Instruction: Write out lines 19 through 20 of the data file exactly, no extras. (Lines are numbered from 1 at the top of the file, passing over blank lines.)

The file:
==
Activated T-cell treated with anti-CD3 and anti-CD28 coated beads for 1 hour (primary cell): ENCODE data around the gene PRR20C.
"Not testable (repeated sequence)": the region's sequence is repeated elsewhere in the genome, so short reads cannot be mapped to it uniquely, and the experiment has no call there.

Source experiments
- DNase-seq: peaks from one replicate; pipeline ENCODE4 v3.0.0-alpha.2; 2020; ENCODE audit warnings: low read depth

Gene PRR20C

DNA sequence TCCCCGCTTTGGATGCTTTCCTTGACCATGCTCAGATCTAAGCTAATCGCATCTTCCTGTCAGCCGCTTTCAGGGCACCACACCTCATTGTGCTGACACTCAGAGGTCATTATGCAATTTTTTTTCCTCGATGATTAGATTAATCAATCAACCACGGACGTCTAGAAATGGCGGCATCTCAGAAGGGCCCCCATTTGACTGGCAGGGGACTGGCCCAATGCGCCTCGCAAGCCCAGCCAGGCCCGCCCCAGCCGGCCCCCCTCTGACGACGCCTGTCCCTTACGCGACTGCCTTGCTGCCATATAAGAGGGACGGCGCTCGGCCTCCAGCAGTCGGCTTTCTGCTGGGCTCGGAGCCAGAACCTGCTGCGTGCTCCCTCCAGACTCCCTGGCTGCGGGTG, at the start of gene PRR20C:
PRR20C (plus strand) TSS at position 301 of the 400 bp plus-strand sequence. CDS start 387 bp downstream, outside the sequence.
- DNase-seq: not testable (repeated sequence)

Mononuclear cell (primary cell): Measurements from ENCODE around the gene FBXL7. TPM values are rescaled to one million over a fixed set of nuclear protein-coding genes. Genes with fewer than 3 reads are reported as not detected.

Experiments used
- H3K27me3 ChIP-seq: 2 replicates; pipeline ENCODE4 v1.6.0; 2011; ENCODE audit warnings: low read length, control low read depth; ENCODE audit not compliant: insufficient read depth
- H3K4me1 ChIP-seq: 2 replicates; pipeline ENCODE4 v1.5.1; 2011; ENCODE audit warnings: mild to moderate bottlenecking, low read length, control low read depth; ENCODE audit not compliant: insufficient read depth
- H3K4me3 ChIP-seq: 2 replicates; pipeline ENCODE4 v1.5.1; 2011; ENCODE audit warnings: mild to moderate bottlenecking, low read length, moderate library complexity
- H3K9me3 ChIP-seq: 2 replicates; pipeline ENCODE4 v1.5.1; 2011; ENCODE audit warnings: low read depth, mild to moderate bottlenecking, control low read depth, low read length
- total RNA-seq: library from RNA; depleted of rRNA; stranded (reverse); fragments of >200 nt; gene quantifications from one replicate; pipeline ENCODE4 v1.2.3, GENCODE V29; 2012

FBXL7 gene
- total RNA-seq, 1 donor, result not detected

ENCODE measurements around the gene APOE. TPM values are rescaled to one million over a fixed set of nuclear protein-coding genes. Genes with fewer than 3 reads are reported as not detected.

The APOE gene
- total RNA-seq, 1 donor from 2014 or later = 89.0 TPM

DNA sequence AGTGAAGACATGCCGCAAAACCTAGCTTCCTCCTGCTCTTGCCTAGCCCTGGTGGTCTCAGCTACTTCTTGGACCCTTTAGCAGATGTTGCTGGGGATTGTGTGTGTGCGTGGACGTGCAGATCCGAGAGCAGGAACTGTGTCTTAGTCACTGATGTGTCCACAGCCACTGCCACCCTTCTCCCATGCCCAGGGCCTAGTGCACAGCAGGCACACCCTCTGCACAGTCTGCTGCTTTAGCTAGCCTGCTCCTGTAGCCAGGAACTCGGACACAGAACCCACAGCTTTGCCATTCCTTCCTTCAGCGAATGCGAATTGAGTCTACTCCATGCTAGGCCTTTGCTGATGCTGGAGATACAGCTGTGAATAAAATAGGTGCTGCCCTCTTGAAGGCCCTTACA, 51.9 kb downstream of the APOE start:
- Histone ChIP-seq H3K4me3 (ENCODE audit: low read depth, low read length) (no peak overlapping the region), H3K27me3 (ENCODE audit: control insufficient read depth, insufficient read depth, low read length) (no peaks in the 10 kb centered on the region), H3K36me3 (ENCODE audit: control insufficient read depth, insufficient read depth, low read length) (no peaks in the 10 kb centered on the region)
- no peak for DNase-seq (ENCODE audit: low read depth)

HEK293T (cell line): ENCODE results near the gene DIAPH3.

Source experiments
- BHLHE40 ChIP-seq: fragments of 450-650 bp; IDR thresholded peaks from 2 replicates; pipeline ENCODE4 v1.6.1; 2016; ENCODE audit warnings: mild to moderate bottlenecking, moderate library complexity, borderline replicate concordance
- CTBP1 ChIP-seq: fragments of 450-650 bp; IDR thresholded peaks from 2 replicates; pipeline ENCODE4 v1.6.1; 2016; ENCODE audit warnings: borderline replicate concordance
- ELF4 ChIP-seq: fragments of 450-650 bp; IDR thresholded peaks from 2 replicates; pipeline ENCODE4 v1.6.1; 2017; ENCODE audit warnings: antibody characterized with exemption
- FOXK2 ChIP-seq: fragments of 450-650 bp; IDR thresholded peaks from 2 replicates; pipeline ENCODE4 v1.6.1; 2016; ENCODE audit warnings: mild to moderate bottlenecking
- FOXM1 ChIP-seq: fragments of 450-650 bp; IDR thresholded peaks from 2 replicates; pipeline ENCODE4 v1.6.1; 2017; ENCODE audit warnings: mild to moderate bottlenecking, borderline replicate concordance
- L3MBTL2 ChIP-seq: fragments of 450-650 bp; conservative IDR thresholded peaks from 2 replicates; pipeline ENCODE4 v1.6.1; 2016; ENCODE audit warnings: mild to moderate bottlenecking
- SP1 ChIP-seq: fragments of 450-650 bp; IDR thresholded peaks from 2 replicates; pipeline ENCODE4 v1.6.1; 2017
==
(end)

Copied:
The APOE gene
- total RNA-seq, 1 donor from 2014 or later = 89.0 TPM